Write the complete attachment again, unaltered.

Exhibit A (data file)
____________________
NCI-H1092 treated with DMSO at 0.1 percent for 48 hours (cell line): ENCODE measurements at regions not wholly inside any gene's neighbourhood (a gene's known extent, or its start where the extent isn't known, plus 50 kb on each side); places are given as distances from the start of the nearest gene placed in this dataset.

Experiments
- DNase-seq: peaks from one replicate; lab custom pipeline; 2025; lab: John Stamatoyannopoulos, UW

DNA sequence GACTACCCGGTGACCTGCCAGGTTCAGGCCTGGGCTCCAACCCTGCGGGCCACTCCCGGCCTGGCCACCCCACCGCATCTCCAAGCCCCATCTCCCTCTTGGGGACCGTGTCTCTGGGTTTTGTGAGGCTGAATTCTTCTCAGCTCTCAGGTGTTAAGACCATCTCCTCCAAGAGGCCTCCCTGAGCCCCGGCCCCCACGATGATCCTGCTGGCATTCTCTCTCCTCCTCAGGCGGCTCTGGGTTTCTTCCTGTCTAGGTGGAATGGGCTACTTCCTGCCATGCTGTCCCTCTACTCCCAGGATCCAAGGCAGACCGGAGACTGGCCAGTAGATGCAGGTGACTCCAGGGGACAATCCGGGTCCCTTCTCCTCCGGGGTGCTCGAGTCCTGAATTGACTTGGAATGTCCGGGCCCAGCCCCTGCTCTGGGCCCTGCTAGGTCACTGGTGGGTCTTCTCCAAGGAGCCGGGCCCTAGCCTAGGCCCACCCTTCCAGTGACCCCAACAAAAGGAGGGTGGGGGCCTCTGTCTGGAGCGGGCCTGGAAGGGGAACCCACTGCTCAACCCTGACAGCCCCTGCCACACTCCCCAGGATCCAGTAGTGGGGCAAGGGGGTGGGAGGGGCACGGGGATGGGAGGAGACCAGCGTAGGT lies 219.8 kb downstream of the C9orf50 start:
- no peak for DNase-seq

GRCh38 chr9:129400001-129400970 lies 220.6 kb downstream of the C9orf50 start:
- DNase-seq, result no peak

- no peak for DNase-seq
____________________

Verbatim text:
NCI-H1092 treated with DMSO at 0.1 percent for 48 hours (cell line): ENCODE measurements at regions not wholly inside any gene's neighbourhood (a gene's known extent, or its start where the extent isn't known, plus 50 kb on each side); places are given as distances from the start of the nearest gene placed in this dataset.

Experiments
- DNase-seq: peaks from one replicate; lab custom pipeline; 2025; lab: John Stamatoyannopoulos, UW

DNA sequence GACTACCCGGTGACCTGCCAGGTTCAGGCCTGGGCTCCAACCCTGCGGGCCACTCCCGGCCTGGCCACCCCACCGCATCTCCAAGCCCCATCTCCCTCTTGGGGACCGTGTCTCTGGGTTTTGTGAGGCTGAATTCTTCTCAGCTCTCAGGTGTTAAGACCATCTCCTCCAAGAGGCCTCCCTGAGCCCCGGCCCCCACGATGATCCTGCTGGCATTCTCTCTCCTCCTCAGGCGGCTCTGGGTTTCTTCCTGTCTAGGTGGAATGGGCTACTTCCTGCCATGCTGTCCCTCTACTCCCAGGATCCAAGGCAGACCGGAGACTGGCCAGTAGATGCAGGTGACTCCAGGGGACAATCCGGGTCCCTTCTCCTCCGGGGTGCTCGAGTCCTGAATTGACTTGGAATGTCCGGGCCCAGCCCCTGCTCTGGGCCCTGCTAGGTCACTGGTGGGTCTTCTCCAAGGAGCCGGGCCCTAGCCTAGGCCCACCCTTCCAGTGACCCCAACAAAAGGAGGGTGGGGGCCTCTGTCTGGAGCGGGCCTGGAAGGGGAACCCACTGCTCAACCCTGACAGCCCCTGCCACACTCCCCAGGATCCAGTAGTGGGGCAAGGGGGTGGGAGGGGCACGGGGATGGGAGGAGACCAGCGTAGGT lies 219.8 kb downstream of the C9orf50 start:
- no peak for DNase-seq

GRCh38 chr9:129400001-129400970 lies 220.6 kb downstream of the C9orf50 start:
- DNase-seq, result no peak

- no peak for DNase-seq